In this timely study, Bell et al. performed a systematic review of studies investigating the use of cannabinoid-based medicines (CBM) in the treatment of chronic pain, as well as some of the comorbidities that often accompany chronic pain (such as sleep, anxiety, and depression). Using the data accumulated, the authors were able to make some recommendations for when CBM might be appropriate and effective in patients with chronic pain. The below table summarizes their findings and recommendations. In virtually all cases, the potential benefits outweigh the risks (especially if inhalation of CBMs is avoided where possible). In addition to inhaled formulations including smoking and vaping, CBM is also available in other formulations and routes of delivery such as oral capsules, oral oils, and oromucosal sprays. Oral products may be preferred due to longer duration of action and more accurate dosage.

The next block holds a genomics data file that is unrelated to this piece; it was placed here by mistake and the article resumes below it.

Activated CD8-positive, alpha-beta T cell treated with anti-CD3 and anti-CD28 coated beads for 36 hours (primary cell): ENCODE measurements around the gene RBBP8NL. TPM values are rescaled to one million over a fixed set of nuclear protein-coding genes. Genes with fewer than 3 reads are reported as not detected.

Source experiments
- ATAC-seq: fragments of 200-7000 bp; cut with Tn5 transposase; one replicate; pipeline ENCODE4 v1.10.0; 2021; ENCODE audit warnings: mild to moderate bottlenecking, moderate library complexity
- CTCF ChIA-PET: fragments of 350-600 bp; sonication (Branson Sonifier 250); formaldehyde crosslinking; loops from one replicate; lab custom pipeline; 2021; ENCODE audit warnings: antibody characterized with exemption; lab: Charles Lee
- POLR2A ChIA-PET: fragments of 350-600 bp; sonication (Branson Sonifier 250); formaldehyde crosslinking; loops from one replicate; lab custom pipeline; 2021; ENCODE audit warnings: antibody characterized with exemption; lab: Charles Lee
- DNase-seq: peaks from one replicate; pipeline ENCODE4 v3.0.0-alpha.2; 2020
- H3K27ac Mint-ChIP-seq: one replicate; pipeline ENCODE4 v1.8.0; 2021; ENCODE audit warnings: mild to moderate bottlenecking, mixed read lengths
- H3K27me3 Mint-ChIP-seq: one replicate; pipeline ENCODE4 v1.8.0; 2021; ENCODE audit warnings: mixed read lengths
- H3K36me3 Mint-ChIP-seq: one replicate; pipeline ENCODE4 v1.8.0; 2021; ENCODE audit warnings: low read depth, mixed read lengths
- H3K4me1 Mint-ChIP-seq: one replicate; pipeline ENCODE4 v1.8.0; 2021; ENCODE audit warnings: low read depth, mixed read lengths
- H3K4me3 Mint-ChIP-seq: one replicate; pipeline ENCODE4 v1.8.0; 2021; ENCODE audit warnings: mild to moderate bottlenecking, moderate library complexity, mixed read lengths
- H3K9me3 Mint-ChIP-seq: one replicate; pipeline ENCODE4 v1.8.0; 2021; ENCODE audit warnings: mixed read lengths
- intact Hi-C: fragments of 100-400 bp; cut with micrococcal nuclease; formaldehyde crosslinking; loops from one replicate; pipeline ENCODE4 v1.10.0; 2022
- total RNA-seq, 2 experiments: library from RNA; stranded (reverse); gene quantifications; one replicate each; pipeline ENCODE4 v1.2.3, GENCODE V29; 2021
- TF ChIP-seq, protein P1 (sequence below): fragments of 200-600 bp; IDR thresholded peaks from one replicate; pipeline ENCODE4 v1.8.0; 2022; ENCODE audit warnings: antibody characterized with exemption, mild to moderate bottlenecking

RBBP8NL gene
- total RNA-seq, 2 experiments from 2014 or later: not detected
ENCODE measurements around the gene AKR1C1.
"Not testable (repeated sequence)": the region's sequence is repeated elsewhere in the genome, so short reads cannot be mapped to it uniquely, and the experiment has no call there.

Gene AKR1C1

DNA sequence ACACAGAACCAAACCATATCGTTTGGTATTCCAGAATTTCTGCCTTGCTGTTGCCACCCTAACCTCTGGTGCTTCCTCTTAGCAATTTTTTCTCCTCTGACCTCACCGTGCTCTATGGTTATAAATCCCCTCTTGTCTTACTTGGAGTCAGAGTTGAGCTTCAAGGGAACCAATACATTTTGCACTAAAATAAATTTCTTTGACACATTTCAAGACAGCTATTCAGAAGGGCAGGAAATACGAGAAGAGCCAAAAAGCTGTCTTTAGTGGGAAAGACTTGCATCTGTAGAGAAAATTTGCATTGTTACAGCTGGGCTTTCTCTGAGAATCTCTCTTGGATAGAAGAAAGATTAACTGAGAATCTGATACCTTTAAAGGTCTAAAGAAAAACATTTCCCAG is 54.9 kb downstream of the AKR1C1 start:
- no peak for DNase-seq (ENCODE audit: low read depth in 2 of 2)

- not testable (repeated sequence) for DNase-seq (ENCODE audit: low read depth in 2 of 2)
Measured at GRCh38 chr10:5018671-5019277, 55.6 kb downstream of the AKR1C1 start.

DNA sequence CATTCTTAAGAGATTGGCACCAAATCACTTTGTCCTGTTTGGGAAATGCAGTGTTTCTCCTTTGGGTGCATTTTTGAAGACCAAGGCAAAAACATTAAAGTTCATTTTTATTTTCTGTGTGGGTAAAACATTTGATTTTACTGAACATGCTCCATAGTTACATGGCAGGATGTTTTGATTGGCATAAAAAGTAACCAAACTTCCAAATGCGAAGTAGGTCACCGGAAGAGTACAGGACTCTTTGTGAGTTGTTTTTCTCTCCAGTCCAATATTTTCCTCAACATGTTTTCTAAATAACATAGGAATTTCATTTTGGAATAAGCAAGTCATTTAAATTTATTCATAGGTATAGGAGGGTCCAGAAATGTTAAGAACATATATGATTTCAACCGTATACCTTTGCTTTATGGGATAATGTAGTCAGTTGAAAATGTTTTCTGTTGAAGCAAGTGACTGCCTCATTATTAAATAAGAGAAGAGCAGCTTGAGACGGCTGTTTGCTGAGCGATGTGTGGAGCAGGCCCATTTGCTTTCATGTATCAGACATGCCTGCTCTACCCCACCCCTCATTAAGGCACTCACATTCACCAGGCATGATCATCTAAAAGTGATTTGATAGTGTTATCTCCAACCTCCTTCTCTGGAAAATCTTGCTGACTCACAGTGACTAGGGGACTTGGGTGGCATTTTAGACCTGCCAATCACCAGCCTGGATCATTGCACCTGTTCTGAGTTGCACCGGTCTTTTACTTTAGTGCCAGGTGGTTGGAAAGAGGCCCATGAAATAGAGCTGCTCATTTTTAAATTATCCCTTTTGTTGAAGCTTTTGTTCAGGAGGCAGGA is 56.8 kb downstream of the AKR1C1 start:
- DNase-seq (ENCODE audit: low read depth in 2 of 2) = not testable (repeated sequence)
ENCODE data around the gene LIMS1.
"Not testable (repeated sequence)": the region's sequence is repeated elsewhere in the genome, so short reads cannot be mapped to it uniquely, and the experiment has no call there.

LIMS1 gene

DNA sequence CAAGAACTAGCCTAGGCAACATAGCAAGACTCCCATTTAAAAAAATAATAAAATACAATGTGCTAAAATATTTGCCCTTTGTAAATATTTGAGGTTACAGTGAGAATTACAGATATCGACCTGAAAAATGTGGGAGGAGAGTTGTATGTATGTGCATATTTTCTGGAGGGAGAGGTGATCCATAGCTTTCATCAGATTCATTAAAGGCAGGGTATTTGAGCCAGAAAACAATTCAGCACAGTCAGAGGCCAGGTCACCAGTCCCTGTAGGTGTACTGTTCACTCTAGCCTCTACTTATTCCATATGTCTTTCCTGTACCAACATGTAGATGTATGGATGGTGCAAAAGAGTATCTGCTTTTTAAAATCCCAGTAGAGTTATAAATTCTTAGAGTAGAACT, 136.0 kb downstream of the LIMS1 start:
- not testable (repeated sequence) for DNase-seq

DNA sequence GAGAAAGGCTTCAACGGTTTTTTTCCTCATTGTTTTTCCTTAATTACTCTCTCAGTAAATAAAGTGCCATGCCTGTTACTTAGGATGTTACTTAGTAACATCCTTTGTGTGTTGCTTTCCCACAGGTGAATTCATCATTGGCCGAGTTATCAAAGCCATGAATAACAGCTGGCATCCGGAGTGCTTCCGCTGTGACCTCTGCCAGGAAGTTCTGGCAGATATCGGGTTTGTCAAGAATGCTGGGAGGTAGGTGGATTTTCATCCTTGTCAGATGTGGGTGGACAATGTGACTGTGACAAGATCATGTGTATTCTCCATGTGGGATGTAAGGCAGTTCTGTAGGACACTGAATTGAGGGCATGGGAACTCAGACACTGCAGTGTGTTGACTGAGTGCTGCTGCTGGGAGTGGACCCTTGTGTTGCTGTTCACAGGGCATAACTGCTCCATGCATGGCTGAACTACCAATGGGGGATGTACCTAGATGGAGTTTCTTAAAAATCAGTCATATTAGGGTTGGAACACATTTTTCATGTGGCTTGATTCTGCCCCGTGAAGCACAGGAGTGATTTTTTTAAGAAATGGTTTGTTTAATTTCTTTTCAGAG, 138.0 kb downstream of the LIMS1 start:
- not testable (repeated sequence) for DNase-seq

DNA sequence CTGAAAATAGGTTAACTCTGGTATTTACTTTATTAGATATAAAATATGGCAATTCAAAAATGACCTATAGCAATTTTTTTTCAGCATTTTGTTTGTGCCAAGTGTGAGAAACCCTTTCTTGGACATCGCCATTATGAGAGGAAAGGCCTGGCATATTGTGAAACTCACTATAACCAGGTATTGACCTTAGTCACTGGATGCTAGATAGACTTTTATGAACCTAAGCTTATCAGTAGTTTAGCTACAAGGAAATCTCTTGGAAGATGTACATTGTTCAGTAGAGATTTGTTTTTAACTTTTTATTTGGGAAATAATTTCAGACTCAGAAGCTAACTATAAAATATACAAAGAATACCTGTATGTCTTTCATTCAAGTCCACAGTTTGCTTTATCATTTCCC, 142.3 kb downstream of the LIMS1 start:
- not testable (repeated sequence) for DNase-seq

With CBM commonly being used by patients for a variety of health reasons (including pain), this set of guidelines should provide clinicians with much-needed information to guide their patients.
In addition to the specific practical tips provided in the above table, the authors offer some other practical considerations including: potential drug interactions (e.g., THC inhibits many of the CYP450 enzymes; cannabinoids may also bind P-gp; and pharmacodynamic interactions); adverse effects related to THC dose (e.g., dizziness, cognitive impairment, dry mouth, anxiety, drowsiness, and potential psychosis); lack of recommendation for use of CBM in children; and the lack of a need for patients to feel “high” or impaired in order to have symptom improvement. And of course, all clinicians authorizing or prescribing CBM should do so in compliance with local laws and regulations.
Bell AD et al. Cannabis Cannabinoid Res 2023; Epub ahead of print. Abstract.
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